The final Pew poll before Tuesday’s presidential election shows Barack Obama with a 49-to-42 percentage-point lead over John McCain:
Though still a significant lead, it’s suddenly a much tighter race than Obama’s 15-point lead from last week.
There are two things closing the gap, says Andrew Kohut of the Pew Research Center. First, McCain has made some gains among whites, independents and middle-income voters. But the other boost he’s enjoying comes from narrowing the pool of responses from registered voters to likely voters.
Typically, Republican voters tend to vote more regularly than some Democratic voting groups — particularly young people and blacks, Kohut says. So while turnout is up among those groups, it’s also up across the board — giving Republicans a boost when the poll focuses on likely voters.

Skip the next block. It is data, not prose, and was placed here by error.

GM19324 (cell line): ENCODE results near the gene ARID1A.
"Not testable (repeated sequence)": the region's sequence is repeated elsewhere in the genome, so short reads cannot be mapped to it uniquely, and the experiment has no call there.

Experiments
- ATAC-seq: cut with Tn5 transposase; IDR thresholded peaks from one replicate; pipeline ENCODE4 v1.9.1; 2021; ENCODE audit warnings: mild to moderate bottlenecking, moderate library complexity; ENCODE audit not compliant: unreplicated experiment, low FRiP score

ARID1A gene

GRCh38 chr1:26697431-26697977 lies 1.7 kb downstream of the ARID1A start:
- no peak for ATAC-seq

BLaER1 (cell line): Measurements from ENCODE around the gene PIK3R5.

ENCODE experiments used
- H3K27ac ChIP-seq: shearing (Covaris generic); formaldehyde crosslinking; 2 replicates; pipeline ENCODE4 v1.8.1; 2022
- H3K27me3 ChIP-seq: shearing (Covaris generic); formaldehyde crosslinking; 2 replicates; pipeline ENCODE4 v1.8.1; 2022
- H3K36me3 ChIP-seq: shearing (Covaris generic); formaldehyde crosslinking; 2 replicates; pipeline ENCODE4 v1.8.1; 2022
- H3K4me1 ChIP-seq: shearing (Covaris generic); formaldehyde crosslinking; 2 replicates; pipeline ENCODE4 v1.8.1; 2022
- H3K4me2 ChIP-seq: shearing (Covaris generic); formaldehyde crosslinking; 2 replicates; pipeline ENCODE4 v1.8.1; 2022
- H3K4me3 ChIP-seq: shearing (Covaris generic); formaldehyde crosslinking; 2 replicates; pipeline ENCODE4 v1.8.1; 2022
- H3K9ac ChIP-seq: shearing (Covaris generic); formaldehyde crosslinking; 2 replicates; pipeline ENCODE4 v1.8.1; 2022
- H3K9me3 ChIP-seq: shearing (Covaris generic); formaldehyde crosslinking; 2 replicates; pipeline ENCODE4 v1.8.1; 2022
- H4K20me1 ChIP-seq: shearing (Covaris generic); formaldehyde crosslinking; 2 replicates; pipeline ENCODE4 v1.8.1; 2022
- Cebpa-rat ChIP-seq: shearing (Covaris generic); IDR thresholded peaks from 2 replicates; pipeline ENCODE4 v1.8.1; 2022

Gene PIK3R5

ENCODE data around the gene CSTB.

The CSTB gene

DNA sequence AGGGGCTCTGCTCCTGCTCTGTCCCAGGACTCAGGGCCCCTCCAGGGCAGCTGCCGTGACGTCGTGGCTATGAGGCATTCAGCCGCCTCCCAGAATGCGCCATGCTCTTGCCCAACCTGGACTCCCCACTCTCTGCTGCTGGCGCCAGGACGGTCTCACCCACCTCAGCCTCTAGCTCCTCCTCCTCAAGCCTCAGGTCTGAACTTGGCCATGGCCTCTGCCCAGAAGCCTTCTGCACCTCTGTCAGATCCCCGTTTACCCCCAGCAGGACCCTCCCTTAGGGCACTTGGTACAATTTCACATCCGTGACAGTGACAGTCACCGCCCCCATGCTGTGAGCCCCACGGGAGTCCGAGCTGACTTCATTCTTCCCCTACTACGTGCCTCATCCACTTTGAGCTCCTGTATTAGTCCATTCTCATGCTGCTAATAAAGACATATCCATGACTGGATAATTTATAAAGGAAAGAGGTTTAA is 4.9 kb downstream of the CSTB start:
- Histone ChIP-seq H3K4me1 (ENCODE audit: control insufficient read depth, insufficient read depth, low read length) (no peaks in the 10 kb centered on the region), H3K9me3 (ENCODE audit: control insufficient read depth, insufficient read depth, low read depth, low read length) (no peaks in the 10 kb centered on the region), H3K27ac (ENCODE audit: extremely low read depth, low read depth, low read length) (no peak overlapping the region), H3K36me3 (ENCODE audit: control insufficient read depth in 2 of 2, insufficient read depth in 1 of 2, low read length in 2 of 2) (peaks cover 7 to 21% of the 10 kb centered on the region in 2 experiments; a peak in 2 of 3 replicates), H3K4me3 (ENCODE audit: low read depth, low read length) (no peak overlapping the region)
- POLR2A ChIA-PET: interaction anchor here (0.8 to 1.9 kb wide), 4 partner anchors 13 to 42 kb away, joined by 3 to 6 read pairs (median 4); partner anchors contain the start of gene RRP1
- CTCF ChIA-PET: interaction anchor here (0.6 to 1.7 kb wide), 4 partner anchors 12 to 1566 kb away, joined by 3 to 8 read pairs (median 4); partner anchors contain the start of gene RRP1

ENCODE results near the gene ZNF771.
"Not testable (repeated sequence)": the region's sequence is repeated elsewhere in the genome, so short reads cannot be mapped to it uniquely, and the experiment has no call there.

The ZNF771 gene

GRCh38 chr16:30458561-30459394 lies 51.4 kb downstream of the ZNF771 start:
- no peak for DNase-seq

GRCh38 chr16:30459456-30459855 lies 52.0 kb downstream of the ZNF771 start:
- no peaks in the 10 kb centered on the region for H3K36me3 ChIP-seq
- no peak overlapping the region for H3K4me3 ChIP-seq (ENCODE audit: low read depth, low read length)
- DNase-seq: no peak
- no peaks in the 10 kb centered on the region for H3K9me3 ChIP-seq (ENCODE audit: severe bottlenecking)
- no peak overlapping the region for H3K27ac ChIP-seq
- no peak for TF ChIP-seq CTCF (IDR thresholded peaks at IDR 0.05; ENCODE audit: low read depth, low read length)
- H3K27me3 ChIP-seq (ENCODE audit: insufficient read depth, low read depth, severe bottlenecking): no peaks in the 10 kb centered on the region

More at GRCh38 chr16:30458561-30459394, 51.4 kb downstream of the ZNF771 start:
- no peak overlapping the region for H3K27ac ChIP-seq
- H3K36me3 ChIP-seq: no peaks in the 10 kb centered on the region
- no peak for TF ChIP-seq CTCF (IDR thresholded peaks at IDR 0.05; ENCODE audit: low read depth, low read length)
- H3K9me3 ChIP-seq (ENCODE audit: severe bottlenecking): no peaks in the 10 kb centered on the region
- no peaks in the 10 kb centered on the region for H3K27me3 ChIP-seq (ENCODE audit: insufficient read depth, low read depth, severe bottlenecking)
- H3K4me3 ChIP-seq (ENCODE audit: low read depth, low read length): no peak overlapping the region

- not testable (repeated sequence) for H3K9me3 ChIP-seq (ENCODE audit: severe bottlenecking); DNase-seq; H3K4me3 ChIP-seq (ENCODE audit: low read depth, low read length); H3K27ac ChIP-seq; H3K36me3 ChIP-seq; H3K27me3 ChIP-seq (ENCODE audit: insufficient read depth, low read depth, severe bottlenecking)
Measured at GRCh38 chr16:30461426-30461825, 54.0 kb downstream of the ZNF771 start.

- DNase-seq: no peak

It may not be as strong as a week ago, but Obama’s lead in the Pew poll agrees with several national polls that have him ahead by a 5-point average.
“This is a pretty substantial lead,” Kohut says. “We haven’t had a lead for a candidate this substantial since 1996, when President Clinton was leading Sen. Dole in the final weekend of the campaign.”
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